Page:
Bessie Surtees - who famously eloped with a coal merchant's son by clambering out of the first floor window of her parents' house in Newcastle's Sandgate - has been inspiring our girls' group to put pen to paper.
 
The group, run by our Young People's Service, enjoyed several sessions inside Bessie Surtees House learning all about the spirited adventuress who made her daring bid for freedom to avoid being married off to a man almost 40 years her senior.
Michelle Tomes, from Historic England, the organisation that cares for the building, gave them chapter and verse on Bessie, whilst Mase Letsie, Bekki Redshaw and Stephanie Ampofo, from 'Shout Out Loud', an exciting new youth project run by English Heritage, did creative writing and performance activities with the girls, inspired by Bessie’s story. 
Their 'Letters to Bessie' now form part of a temporary exhibition currently on display at the Jacobean property near the Quayside which visitors can see between 10am-4pm weekdays. It was also part of the Late Shows: Newcastle & Gateshead Culture Crawl in May. One of the letters, by girls' group member, Serena, says:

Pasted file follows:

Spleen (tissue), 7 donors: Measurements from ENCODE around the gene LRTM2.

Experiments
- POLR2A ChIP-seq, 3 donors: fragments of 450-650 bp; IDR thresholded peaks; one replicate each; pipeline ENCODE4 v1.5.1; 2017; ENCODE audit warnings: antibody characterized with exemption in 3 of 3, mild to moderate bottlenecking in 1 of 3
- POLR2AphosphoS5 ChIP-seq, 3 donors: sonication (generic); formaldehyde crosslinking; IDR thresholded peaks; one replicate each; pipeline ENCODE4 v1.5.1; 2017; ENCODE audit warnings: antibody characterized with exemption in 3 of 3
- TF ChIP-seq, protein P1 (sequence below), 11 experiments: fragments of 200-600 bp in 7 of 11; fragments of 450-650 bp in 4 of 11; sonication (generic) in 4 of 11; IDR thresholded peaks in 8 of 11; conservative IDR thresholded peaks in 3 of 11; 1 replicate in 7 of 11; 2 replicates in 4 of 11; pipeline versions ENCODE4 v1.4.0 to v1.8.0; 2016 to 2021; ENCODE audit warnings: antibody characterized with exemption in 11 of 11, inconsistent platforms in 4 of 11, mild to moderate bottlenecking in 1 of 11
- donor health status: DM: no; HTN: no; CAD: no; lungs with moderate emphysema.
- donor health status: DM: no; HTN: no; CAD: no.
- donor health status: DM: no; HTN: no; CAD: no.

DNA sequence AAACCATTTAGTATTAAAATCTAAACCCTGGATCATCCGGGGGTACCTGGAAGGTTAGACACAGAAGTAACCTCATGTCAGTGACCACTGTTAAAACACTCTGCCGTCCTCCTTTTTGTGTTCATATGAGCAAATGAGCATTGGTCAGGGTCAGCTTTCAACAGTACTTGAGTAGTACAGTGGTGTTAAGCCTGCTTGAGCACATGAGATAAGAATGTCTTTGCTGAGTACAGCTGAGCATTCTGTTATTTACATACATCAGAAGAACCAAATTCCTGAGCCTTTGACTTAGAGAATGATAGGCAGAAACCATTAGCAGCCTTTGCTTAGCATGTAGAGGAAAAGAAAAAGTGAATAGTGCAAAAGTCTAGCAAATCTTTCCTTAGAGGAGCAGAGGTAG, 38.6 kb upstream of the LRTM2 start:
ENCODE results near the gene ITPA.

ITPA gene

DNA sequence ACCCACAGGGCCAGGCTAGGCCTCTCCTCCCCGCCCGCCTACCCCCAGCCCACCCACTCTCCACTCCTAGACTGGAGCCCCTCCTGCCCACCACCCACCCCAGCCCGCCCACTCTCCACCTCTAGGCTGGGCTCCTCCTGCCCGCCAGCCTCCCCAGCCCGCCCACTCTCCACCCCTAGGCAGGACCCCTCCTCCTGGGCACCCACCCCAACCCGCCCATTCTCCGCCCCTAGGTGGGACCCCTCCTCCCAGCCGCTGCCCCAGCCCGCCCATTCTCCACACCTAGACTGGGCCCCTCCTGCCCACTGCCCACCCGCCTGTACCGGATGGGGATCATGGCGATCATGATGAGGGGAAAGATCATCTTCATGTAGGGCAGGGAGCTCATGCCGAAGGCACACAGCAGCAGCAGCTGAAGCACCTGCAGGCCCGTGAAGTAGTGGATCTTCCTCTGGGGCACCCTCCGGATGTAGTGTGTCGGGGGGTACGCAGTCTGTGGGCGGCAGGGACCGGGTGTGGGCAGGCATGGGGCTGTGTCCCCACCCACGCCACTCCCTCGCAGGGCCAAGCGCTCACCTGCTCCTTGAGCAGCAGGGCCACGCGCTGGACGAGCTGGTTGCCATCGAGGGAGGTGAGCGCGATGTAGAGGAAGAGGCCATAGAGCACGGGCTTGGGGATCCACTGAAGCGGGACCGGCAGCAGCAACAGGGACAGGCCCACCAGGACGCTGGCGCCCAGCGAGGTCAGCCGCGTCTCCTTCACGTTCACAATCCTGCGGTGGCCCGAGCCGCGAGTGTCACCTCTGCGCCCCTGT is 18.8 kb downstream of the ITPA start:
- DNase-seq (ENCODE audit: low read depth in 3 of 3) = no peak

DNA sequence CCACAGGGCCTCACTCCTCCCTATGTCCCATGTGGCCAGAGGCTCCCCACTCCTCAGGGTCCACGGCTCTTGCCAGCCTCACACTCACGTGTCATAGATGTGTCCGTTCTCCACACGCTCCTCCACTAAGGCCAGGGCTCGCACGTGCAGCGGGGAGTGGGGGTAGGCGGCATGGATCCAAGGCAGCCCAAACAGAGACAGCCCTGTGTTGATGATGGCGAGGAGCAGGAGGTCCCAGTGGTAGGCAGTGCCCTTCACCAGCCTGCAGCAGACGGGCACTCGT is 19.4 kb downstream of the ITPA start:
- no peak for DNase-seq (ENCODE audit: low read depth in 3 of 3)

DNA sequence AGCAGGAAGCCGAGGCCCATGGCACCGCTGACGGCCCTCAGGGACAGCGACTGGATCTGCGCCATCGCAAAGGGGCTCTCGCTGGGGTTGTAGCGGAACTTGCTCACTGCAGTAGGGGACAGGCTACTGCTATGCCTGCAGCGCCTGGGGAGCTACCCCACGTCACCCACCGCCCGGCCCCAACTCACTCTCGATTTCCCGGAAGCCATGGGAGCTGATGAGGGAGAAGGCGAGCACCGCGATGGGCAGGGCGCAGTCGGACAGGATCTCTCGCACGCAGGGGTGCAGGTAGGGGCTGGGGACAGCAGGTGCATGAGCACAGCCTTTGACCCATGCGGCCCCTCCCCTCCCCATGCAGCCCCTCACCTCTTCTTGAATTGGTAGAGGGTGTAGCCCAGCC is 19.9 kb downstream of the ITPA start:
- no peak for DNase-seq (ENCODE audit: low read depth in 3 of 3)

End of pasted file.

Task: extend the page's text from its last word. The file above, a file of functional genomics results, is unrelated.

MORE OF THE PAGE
What you did was completely understandable. It showed me that you should always choose the right path for you. You were a brave individual, and I will always envy the lengths you went to, to avoid unhappiness and unfairness in your life. I do think that leaping out the window was slightly reckless, and maybe impulsive. But I also think that you did it for your sake, and I admire that.
 
Bessie went against her father's choice of husband for her by running away to Scotland in 1772 with her lover, John Scott, where they were married. They wed again in Newcastle after their families were reconciled and Scott eventually went on to become Lord Chancellor of England.